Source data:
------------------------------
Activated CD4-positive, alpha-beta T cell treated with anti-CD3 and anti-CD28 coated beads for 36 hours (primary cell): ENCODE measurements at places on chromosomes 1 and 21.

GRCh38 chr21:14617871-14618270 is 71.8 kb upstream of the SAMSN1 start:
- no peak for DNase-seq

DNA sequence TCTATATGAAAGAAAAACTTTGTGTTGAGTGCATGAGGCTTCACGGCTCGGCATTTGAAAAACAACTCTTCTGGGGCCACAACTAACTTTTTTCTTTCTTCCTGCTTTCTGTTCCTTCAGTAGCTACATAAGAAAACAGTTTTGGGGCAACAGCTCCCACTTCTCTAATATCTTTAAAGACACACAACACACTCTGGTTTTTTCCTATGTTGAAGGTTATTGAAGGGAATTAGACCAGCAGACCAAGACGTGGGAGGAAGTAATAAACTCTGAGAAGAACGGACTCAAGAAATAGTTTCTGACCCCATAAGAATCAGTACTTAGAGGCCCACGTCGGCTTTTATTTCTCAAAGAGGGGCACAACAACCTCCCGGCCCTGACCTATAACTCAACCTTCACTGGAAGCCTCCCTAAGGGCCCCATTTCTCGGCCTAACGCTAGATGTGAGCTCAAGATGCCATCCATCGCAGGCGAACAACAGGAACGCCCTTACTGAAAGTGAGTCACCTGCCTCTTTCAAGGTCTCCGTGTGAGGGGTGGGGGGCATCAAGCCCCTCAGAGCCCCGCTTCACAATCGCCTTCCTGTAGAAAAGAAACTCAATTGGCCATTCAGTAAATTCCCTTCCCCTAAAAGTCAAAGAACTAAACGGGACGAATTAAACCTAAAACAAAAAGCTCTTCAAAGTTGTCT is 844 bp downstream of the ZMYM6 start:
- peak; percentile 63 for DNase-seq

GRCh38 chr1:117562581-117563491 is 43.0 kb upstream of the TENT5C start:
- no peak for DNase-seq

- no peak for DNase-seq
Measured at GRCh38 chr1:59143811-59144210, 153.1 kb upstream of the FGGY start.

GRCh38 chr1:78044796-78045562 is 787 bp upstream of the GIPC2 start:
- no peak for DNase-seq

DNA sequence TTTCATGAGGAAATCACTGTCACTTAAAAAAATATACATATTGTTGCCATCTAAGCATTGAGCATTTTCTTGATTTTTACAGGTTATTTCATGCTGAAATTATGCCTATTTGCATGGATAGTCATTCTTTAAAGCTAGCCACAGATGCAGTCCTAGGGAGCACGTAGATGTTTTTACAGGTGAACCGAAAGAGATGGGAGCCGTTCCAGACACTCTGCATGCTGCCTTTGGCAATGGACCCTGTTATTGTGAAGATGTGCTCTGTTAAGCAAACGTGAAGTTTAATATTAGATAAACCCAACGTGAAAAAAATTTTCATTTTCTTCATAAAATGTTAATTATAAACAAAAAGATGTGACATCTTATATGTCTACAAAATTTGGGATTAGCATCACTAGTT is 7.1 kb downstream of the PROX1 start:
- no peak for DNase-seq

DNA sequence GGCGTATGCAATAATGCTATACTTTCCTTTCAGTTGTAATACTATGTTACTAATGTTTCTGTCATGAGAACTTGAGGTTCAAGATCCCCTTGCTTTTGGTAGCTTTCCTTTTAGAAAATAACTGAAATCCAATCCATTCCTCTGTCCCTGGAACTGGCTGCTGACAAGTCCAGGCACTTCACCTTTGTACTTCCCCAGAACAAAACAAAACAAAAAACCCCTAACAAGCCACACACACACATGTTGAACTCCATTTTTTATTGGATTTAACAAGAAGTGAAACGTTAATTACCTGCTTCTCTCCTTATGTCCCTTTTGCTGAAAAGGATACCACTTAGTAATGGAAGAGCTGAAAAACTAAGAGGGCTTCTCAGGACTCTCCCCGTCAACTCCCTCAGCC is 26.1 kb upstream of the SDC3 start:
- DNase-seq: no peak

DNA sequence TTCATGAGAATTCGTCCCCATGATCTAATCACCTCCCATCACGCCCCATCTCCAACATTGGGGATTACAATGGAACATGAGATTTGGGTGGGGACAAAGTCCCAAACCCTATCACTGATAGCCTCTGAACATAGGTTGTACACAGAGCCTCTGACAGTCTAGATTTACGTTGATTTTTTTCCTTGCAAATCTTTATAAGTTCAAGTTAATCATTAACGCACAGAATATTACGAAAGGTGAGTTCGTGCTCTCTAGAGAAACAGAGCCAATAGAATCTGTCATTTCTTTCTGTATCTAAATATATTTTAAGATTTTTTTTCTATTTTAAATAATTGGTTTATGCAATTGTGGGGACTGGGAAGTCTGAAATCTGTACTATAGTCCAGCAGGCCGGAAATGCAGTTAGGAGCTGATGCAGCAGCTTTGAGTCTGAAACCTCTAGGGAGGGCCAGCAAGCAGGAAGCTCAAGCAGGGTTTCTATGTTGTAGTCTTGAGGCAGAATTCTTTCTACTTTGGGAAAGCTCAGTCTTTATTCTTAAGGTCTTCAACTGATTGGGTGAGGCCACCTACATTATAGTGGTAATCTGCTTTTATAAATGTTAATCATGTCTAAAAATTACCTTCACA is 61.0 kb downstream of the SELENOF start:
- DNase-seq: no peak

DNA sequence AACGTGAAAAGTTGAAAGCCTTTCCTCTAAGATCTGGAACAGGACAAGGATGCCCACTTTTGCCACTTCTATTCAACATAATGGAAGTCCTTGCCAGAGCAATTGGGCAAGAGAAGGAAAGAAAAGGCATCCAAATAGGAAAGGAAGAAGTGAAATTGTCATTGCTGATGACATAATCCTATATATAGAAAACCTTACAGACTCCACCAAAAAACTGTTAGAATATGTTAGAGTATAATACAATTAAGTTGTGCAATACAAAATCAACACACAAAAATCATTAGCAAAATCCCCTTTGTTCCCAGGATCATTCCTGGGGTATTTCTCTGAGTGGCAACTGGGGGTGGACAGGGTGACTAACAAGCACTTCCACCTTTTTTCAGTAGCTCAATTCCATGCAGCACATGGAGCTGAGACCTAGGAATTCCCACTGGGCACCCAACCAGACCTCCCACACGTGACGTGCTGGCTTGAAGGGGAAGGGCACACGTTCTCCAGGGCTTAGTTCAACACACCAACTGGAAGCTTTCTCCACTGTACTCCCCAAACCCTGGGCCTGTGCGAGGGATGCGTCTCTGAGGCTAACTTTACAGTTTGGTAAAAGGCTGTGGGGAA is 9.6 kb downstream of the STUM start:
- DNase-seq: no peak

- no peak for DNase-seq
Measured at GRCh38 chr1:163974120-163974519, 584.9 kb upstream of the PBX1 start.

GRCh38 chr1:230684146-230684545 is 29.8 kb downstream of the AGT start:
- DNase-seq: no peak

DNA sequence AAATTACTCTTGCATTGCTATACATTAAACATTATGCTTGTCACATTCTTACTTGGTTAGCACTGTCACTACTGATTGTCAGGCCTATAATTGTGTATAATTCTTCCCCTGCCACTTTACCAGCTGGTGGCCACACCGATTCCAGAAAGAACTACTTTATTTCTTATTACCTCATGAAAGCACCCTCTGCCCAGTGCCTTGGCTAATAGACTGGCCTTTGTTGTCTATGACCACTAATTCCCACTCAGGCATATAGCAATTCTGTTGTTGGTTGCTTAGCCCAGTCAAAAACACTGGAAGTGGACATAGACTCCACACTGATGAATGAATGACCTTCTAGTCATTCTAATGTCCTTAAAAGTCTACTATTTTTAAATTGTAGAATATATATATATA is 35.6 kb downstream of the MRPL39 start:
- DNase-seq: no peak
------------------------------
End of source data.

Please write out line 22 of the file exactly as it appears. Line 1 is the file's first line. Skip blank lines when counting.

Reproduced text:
GRCh38 chr1:230684146-230684545 is 29.8 kb downstream of the AGT start: